Loan Loss Provisions: 5 Things You Should Know

Loan loss provisioning is when a cash reserve is created by a bank to cover problematic loans that are likely to default.

Loan loss provisioning is when a cash reserve is created by a bank to cover problematic loans that are likely to default. Whenever a bank expects that a borrower will not make repayment on a loan, a loan loss provision is implemented to cover a section of the remaining balance.

Whenever a bank has contributed funds to maintain this provision, a charge will be listed on an income statement as an expense. Alternative names for loan loss provisions include valuation allowance, valuation reserve, allowance for loan loss, and loan loss reserves.

An example of loan loss provisioning is as follows: if a bank has given a $100,000 loan and has a valuation reserve of $10,000 on one of their loans, and the borrower has repaid $500 or the outstanding $1000 balance, then to cover the cost of the defaulted loan, the bank would take the remaining $500 from its loan loss reserves.

This article has outlined 5 things that you need to know regarding loan loss provisioning and how it works:

1) A Loan loss provision is defined as a cash reserve that banks allocate to cover any losses that they have incurred from defaulted loan repayments. In a lot of ways, a loan loss provision is similar to internal insurance for the bank. This is because it protects them whenever a borrower has been neglectful in their repayments or has defaulted on their loan entirely. Loan loss provisioning is always implemented to protect the bank from any incurred losses and as such, these reserves are essential, particularly in a tumultuous financial era.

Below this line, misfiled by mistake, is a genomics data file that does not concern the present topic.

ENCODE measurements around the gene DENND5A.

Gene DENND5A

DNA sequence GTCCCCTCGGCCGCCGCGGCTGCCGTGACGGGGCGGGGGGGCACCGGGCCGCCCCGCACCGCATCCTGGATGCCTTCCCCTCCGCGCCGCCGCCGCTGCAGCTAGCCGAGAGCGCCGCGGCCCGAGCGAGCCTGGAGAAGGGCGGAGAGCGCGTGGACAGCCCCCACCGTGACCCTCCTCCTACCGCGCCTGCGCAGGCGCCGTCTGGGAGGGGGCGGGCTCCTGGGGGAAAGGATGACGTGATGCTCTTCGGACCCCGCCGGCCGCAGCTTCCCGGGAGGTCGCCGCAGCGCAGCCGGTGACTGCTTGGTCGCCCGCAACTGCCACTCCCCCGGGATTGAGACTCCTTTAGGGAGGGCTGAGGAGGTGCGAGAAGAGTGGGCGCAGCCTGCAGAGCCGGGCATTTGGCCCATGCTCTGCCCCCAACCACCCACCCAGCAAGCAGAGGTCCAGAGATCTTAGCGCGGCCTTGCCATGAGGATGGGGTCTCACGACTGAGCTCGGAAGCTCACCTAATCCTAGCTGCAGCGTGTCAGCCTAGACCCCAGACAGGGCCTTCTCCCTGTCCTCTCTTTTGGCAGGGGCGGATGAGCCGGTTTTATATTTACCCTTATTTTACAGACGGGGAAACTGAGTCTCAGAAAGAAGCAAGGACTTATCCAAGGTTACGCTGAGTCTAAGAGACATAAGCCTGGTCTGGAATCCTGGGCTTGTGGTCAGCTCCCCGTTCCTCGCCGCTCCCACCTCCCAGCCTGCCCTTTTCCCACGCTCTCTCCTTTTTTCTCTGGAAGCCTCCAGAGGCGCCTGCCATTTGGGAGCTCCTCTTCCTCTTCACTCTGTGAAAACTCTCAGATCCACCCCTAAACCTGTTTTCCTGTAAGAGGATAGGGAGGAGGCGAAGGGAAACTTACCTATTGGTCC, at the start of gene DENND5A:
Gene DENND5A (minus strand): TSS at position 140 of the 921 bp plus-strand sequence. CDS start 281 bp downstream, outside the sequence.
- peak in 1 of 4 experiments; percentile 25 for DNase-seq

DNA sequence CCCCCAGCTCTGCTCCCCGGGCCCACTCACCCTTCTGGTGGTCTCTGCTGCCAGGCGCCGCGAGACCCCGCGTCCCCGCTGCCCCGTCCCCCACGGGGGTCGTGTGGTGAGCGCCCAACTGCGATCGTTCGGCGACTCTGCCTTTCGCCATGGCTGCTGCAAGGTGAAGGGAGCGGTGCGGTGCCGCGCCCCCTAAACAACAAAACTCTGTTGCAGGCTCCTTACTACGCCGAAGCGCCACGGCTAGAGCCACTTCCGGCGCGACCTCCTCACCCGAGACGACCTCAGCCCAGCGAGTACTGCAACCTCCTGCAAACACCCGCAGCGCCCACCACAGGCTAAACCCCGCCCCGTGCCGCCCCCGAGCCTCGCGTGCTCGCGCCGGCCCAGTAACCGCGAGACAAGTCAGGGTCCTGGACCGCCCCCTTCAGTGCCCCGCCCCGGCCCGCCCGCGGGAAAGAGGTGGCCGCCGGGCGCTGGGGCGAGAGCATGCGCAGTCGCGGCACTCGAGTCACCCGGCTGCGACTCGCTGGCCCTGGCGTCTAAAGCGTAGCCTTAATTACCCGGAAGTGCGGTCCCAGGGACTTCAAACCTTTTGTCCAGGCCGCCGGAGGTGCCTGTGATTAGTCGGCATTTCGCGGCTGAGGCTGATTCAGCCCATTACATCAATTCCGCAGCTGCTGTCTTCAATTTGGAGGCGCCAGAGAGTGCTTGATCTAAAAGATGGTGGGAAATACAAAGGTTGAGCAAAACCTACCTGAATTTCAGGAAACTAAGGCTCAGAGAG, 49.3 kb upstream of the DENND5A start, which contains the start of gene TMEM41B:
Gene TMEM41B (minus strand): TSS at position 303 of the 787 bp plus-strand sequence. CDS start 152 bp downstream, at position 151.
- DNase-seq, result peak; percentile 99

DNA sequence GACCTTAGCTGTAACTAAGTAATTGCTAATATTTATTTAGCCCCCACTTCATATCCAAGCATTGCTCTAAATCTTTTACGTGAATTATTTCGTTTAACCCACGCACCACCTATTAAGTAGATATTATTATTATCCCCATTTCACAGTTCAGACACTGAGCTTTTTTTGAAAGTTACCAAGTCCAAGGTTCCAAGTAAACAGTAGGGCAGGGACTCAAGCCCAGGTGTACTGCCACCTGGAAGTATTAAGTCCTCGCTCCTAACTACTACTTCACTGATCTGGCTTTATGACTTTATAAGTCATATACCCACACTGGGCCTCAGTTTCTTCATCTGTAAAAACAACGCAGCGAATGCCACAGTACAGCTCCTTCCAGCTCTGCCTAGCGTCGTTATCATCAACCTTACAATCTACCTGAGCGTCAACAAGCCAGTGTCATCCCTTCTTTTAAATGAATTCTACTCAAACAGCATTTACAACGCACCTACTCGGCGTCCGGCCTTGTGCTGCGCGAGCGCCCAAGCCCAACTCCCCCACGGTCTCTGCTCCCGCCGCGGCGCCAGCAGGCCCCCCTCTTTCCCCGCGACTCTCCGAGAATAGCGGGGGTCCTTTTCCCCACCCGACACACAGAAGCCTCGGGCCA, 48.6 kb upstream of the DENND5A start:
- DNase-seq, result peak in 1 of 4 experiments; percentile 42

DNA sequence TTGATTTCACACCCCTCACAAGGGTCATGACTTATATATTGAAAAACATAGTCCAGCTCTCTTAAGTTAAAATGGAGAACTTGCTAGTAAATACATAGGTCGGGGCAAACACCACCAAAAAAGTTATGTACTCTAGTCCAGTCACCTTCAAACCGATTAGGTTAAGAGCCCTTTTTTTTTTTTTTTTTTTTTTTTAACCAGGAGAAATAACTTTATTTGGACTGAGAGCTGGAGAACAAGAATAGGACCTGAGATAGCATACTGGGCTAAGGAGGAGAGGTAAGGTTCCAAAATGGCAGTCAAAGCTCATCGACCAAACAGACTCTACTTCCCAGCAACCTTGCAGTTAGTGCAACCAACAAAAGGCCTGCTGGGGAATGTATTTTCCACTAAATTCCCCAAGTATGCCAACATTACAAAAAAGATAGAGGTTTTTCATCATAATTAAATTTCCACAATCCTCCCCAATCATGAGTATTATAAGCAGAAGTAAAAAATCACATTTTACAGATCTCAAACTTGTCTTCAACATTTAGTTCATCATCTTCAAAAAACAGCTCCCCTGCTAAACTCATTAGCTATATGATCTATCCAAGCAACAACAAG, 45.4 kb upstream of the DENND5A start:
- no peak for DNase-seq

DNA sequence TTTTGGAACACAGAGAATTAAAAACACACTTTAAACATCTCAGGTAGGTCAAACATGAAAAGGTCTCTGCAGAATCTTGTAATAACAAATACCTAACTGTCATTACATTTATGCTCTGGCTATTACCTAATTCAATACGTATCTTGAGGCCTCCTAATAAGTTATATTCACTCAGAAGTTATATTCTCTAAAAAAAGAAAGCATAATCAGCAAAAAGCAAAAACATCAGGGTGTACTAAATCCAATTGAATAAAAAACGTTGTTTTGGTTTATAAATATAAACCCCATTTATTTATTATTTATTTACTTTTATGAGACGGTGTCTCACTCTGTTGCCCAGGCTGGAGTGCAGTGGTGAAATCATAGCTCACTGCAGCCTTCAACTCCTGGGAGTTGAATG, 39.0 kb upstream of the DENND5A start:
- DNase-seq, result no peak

2) Some methods that the majority of banks will implement to determine the size of their valuation reserves are to assess any previous historical losses or to evaluate the reserves of other banks within the industry. They then use these figures as a general guideline for the amount of loan loss provisioning that they should implement themselves. Nowadays, banks rely heavily on loan loss provisions to prepare against problematic loan repayments that occur during economic or sociological crises. 

3) The Texas ratio is the measurement that is used to ascertain the overall value of a bank’s non-performing loans. This is then set against the total loan loss reserves that the bank has. The ratio is determined by dividing the amount of non-performing loans by the total equity capital plus any loan loss reserves that the bank has.

The number of defaulted loans compared to reserves is usually always measured using this Texas ratio. Whenever the total amount of problematic loans is exceeding the available capital and loan loss reserves, it signals to the bank that it is in a troubling situation. If the ratio is 1:1, then the bank will usually fail or crash thereafter.